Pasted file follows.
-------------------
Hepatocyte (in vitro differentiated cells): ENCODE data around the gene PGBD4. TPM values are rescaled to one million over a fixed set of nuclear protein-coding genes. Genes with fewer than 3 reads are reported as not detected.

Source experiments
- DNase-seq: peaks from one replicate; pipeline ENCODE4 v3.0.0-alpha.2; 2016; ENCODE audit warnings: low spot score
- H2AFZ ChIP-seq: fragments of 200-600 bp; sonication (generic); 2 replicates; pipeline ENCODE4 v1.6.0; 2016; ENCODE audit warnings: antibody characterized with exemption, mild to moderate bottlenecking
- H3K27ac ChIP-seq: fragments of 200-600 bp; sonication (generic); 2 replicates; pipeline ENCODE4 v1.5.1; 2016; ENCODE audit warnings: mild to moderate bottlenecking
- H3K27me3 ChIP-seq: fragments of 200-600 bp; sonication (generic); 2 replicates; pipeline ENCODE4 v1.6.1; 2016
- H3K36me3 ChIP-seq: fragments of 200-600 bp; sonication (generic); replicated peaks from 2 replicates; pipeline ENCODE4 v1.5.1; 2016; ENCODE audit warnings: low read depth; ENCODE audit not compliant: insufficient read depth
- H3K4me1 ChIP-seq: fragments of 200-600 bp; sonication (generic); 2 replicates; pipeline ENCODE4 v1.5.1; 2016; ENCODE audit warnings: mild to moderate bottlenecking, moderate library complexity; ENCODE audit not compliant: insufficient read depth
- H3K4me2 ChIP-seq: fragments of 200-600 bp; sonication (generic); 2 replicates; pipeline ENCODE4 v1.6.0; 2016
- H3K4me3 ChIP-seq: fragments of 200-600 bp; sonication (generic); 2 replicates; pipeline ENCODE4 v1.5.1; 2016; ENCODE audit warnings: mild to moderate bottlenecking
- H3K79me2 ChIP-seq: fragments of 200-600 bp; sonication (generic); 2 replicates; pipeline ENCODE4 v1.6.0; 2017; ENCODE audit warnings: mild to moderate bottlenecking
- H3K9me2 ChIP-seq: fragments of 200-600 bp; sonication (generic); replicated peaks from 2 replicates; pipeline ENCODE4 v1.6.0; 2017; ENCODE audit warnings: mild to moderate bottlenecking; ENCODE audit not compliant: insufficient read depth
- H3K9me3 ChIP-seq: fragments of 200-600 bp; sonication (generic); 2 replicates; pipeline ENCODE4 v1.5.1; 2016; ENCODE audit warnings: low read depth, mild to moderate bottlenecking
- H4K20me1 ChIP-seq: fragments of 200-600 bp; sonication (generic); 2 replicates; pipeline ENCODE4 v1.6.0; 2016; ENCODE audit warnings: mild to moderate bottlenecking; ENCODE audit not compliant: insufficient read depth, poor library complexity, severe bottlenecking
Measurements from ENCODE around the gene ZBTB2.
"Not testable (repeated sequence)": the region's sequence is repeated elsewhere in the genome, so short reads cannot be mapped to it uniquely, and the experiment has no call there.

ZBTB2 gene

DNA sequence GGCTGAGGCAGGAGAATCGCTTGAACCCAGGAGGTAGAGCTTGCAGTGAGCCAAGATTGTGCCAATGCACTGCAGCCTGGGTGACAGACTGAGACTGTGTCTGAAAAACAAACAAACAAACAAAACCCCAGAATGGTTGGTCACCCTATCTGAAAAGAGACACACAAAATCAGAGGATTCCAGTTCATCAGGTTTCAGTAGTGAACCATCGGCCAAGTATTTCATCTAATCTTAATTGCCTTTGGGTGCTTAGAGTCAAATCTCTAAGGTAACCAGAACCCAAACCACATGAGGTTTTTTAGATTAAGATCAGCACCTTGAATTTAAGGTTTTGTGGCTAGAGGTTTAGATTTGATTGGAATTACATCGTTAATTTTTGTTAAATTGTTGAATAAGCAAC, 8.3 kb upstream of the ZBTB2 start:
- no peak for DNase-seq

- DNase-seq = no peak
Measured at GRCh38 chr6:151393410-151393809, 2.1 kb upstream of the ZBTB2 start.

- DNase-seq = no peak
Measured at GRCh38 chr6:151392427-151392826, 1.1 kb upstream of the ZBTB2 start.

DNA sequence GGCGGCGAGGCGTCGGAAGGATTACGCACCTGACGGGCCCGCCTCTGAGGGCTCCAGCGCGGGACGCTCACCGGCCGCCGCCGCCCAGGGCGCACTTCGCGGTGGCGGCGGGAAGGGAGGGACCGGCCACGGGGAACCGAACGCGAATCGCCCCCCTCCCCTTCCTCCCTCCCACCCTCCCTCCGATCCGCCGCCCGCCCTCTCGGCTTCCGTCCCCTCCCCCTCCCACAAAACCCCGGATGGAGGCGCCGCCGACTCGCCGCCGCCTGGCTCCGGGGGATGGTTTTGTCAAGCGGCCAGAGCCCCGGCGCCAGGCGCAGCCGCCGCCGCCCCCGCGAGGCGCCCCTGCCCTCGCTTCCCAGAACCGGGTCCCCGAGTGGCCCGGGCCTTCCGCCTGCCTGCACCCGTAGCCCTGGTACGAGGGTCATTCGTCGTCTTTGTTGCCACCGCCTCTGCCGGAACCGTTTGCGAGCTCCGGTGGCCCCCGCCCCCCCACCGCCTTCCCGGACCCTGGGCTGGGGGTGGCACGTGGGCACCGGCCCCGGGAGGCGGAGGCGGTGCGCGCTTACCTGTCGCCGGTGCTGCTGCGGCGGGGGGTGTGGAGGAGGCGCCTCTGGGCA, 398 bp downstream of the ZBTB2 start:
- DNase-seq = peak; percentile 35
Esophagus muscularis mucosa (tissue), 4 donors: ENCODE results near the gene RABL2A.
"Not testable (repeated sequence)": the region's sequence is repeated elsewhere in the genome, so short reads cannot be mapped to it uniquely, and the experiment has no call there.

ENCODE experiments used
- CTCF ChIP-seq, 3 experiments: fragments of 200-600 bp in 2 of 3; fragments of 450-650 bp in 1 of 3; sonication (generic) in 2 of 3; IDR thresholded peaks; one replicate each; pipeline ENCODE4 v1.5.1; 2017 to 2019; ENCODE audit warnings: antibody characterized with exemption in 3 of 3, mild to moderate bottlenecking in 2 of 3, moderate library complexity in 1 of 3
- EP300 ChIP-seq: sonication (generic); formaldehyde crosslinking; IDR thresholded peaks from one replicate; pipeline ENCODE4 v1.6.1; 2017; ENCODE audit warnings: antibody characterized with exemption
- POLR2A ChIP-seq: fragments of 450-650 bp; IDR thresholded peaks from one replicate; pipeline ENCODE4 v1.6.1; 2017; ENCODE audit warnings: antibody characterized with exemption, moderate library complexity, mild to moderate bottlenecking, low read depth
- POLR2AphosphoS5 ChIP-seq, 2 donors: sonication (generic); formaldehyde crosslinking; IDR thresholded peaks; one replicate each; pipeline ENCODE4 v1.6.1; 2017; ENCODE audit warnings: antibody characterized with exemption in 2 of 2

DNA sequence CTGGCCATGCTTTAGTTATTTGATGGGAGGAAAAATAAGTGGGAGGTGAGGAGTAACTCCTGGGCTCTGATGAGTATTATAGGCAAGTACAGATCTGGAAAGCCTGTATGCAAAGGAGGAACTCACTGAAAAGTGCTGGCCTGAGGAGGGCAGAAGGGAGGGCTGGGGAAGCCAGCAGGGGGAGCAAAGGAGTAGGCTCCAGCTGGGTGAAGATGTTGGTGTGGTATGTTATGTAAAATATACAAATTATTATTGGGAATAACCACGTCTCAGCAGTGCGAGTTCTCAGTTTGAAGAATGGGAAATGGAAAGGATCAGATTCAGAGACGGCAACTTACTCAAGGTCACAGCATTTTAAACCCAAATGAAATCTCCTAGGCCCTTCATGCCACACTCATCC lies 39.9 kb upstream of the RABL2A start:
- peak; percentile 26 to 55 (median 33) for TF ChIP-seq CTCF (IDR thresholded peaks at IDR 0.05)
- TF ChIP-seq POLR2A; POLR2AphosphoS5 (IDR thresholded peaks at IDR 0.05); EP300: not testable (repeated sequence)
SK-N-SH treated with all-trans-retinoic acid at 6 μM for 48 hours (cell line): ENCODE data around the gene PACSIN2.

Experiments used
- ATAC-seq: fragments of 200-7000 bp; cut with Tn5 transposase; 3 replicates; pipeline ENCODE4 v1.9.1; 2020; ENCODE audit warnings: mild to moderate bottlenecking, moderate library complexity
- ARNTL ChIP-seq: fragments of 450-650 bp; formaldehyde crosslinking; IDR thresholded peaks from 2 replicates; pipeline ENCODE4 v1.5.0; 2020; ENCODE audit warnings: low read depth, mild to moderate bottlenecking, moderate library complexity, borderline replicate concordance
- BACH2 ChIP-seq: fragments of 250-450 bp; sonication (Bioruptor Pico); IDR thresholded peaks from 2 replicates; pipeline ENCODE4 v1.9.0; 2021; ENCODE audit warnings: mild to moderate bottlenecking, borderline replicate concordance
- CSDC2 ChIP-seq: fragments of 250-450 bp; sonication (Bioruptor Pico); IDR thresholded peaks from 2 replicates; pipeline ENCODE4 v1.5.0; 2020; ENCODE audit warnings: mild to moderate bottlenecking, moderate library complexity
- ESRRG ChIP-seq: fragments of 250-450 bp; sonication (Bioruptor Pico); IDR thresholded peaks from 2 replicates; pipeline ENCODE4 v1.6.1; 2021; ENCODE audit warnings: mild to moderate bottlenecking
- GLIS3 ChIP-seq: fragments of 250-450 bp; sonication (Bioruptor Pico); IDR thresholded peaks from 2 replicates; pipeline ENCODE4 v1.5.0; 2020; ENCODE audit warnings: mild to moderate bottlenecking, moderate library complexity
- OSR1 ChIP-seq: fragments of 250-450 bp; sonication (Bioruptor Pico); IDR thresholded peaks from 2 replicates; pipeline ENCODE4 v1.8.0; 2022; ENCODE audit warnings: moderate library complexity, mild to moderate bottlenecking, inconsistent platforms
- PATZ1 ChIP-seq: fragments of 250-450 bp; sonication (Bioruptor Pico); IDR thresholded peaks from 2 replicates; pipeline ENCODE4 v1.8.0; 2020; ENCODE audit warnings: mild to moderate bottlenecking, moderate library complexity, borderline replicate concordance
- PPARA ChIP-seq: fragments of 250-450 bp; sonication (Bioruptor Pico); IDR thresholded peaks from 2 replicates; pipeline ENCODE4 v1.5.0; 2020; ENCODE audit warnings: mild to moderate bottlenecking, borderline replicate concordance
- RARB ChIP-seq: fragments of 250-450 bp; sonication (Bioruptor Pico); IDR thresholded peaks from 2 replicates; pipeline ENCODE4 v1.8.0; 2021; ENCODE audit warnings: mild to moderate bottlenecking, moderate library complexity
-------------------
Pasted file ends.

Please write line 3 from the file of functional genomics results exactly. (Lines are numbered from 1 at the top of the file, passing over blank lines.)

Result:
- DNase-seq: peaks from one replicate; pipeline ENCODE4 v3.0.0-alpha.2; 2016; ENCODE audit warnings: low spot score